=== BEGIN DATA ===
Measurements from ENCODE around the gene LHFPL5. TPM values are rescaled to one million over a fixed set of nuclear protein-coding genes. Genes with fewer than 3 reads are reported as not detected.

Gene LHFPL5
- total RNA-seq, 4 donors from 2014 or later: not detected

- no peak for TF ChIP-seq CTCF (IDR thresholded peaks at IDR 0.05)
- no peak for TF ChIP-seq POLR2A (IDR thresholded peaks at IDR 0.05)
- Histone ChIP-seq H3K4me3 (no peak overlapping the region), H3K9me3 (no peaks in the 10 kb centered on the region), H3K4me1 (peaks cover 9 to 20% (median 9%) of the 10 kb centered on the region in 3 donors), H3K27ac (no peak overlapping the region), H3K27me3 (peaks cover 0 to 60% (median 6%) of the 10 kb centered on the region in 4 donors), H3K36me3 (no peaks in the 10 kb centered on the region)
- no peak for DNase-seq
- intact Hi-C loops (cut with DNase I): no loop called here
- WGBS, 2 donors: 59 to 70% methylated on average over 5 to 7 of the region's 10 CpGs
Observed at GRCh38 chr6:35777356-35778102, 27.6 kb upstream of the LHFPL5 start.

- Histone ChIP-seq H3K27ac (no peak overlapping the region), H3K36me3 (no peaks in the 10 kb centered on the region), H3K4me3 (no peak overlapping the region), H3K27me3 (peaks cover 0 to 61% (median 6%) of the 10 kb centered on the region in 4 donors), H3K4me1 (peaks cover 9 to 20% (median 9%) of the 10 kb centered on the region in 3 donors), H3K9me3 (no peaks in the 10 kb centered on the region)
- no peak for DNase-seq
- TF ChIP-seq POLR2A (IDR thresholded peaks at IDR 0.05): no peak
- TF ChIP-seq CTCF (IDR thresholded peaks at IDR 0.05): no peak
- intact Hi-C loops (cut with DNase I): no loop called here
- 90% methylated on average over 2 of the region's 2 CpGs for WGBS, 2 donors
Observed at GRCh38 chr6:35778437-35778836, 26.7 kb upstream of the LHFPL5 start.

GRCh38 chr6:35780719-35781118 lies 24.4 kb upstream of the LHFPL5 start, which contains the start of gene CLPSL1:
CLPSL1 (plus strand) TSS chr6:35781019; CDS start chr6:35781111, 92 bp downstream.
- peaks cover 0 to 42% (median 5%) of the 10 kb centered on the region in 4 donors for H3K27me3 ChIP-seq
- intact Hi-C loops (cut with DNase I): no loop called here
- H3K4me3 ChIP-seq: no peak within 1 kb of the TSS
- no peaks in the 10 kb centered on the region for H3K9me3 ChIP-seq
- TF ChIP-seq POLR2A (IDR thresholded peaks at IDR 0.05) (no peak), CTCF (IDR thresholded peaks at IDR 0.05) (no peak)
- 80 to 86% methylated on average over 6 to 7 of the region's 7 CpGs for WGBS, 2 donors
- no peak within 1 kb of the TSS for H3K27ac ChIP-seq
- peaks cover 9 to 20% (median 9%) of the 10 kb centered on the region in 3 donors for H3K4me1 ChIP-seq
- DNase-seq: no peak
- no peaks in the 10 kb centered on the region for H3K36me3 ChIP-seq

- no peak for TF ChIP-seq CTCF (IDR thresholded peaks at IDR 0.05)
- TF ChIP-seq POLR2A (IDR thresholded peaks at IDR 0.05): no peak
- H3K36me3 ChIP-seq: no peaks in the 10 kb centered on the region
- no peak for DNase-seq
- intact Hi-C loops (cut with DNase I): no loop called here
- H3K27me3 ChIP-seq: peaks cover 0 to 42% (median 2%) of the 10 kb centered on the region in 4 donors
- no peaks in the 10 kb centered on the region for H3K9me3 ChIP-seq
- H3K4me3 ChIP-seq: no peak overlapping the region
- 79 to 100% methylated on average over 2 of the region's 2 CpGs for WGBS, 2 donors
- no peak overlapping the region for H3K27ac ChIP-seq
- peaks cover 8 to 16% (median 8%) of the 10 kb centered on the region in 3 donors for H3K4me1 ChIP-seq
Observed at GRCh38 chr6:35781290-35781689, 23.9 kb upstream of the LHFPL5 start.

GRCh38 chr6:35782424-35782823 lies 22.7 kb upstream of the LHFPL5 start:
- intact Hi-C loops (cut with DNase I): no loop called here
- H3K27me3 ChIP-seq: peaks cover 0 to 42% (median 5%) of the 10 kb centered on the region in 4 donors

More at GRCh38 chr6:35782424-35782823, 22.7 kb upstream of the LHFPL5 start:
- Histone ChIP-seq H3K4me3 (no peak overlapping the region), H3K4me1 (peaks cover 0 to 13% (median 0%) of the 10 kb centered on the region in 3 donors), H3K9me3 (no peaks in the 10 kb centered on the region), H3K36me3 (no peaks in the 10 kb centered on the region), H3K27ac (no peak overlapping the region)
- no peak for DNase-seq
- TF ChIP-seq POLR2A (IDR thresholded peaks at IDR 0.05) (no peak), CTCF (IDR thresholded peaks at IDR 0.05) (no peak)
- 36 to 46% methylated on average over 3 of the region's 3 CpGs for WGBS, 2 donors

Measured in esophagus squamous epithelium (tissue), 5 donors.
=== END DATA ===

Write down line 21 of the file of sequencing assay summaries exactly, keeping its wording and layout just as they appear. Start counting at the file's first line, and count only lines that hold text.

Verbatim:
- intact Hi-C loops (cut with DNase I): no loop called here